What treasures might the mysterious and dry Camp Green Lake hold? Read this book to find out!

Holes by Louis Sachar is available for checkout from the Mission Viejo Library.

The Superlatives series by Jennifer Echols

When you open up your yearbook, there usually is a Best Of page, such as Best Dressed, Most Athletic, etc. Some people don’t know that this page is called the Superlatives, or as dictionary.com defines it: being of the highest kind, quality, or order; surpassing all else or others; supreme; extreme. Jennifer Echols weaves together a series about how three different titles affect three best friends: Tia, Harper, and Kaye.

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The first book, Biggest Flirts, starts off with Tia, the drum captain. She bilingual, 5’ 9”, is a serious underachiever, and almost has an allergic reaction if anyone tries to put her in charge. What she thinks are her values and morals all start to change when the new guy, Will, shows up from Minnesota. She states over and over again that she doesn’t want a boyfriend, but will that change as she gets to know Will better?

 

 

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The second book, Perfect Couple, is about Harper, the yearbook photographer. She’s first dating the yearbook editor, Kennedy, and then gets voted Perfect Couple with the schools quarterback, Brody. She doesn’t understand why the school would pair her with someone like Brody.  She’s a photographer with glasses and her funky homemade dresses. So why would the school think that Brody is a perfect match for her while Kennedy already is?

 

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The final book, Most Likely To Succeed is about Kaye, the head cheerleader. She’s the student body vice president, and has exceptional grades, but her mom always pushes her to work harder. She’s dating the student body president, Aidan, for the past three years. But even though similarities at first may attract at the beginning, they sometimes don’t work out in the long run. Maybe she needs to date the school’s bad boy, Sawyer, who has a father than was in jail, dresses up as the school mascot, and tries to convince her that he’s a good fit for her.

 

All three girls first start out with the jerks at the beginning, even though one isn’t a jerk at the end of book three. Each of the girls have a rocky start with the guy they’re supposed be with, but it eventually works out. And of course you have to have the curve-ball, such as when Kaye tells Harper a shocking secret in book 2, which makes you go, wait, what?

This is a nice, relaxing series by Echols. If you want a series that will make you smile, this one is for you! These books make you rethink about wanting to have one of those titles. What if you are voted a bad one, such as Sawyer’s Most Likely To Go Jail award? On the other hand, would you really want the Most Academic Award, and feel like you have to live it up, and be more pressured to be valedictorian? This series is for ages 14 and up.

-Rebecca V., 8th grade

Biggest Flirts and Perfect Couple are available for checkout at the Mission Viejo Library.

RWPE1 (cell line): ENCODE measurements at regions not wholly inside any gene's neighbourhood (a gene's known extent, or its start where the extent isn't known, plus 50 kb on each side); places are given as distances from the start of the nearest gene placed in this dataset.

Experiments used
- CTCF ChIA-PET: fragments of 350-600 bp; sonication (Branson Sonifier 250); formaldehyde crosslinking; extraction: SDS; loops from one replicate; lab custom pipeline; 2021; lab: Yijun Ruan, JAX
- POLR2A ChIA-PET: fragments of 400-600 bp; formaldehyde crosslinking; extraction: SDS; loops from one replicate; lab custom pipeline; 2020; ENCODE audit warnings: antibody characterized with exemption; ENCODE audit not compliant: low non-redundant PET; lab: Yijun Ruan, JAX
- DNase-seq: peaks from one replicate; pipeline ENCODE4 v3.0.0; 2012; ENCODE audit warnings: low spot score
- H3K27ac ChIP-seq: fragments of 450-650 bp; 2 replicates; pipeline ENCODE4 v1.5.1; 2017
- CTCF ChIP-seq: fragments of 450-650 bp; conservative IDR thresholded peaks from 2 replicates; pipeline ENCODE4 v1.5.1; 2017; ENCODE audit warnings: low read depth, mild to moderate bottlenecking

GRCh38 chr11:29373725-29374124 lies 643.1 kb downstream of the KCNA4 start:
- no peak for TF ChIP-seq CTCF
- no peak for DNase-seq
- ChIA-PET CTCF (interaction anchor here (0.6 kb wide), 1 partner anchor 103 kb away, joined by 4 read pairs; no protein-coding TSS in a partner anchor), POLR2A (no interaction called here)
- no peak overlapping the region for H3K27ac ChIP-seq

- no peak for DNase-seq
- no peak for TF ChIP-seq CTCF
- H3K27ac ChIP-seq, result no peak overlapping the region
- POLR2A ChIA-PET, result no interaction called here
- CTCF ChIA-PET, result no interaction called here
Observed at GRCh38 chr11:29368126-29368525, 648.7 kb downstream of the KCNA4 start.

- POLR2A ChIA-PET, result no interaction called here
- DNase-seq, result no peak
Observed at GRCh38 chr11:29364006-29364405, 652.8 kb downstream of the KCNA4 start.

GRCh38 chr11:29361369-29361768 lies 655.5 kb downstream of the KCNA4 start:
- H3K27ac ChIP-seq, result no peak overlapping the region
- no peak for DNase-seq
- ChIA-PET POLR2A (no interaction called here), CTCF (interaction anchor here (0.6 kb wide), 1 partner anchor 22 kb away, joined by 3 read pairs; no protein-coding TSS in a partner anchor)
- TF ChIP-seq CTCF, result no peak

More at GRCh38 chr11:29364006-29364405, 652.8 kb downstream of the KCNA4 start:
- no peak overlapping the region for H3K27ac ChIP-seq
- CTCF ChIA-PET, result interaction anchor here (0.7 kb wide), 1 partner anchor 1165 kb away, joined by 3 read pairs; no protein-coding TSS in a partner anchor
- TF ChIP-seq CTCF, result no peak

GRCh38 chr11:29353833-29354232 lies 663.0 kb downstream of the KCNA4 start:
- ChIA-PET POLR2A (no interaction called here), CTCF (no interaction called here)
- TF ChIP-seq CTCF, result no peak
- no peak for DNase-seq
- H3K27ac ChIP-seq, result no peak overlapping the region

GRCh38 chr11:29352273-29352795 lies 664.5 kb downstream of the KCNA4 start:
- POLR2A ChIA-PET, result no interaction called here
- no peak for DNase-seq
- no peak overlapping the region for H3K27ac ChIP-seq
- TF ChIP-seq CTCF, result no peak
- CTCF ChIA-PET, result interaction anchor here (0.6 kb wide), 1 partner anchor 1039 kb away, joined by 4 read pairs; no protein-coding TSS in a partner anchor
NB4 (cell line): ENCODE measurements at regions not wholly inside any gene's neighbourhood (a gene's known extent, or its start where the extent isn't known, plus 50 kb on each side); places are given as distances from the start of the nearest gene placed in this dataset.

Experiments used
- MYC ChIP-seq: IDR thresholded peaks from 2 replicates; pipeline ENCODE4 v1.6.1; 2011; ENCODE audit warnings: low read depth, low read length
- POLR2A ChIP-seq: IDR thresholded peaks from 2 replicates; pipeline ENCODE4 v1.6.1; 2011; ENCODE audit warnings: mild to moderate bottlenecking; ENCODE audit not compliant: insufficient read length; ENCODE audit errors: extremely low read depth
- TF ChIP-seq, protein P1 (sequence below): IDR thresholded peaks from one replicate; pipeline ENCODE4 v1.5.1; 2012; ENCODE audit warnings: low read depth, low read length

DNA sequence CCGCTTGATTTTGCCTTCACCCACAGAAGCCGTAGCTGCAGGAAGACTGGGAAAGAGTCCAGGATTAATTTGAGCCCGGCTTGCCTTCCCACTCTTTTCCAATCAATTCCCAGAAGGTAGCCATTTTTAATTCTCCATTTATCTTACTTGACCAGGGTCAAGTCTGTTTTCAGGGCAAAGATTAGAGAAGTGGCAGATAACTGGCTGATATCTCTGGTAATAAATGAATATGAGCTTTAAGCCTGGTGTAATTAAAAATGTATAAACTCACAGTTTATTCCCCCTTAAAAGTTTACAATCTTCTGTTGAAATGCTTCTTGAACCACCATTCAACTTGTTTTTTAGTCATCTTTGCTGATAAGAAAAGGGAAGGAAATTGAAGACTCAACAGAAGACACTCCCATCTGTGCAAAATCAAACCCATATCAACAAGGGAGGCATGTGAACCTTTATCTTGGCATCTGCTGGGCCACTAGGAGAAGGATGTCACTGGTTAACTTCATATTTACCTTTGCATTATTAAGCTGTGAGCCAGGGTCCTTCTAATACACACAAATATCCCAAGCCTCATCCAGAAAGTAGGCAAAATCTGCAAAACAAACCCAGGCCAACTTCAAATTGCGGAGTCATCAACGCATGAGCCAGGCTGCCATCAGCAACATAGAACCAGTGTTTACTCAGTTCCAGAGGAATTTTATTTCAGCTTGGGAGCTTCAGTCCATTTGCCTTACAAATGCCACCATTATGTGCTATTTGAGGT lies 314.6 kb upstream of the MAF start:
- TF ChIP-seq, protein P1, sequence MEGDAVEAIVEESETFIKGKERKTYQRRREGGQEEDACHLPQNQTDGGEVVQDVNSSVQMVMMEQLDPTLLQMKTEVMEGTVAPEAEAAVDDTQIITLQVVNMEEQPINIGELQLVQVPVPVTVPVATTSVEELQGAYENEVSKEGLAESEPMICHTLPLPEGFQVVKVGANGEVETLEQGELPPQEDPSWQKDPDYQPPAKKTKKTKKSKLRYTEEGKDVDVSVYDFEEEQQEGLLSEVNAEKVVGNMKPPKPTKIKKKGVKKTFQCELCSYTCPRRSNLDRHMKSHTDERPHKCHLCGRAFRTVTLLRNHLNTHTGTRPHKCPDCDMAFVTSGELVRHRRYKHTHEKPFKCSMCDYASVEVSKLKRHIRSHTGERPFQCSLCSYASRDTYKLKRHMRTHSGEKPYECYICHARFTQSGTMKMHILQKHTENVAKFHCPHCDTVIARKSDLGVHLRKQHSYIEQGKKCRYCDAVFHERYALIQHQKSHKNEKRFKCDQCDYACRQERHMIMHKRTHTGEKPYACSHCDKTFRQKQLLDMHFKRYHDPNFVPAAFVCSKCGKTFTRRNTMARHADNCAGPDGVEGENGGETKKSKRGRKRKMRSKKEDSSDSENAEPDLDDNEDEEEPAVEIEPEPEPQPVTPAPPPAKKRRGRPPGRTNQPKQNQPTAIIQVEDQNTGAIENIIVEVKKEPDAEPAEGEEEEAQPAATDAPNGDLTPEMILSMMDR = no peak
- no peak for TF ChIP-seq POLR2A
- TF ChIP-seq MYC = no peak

The Selection by Kiera Cass

selection_coverHave you ever wondered what it would be like if The Bachelor and The Hunger Games were intertwined? Well look no further, because Kiera Cass’s The Selection series delves into a dystopian universe, a reality set in America’s future, with 35 young women competing to win Prince Maxon’s heart.

This story is set in the nation that used to be the United States, and is now called Illéa, which was established after China took over the country following World War IV. The nation, specifically the royal palace, is currently undergoing rebel attacks fueled by the unfair caste system placed upon the people.

To lift the nation’s spirits and to honor tradition, the royal family hosts the Selection; where the king’s son, Prince Maxon, goes through the process of choosing a wife from the 35 selected women from all over Illéa. Participants get a boost in social status and access to luxurious palatial living until the Prince chooses his princess. To have a shot at royalty is a dream shared by all young women in Illéa. All except the tenacious America Singer. America, unlike her mother, is not too thrilled at being expected to throw herself at the, no doubt snobbish, prince.

Nevertheless, being chosen for the Selection is not only an honor, but provides generous financial compensation to the woman’s family. And with America’s family being level five out of eight in the caste system, they would greatly benefit from her selection.  As level fives, America’s family is dictated to work either as musicians and artists in order to make a living, which provides an unsteady income. To complicate the issue, America would be leaving behind her secret boyfriend of two years, Aspen. Aspen is level six in the caste, therefore America’s mother would hardly condone a marriage between the two, as it would convert America herself into a six, into a life of poverty.

Is Prince Maxon a self-absorbed snob like America believes he is? Will America end up a princess or marry Aspen despite the hardships they will face? Are all of America’s dresses at the palace as beautiful as the one on the cover? Well, I cant spoil everything! I can say, however, that although this series might seem like a cliché Young Adult novel, it has great characterization, a relatable flawed protagonist, and is an overall exciting read. So pick up a copy and you can get lost in the palace drama like I did!

-Ava K.

The Selection series by Kiera Cass is available for checkout from the Mission Viejo Library. It is also available to download free from Overdrive and Hoopla.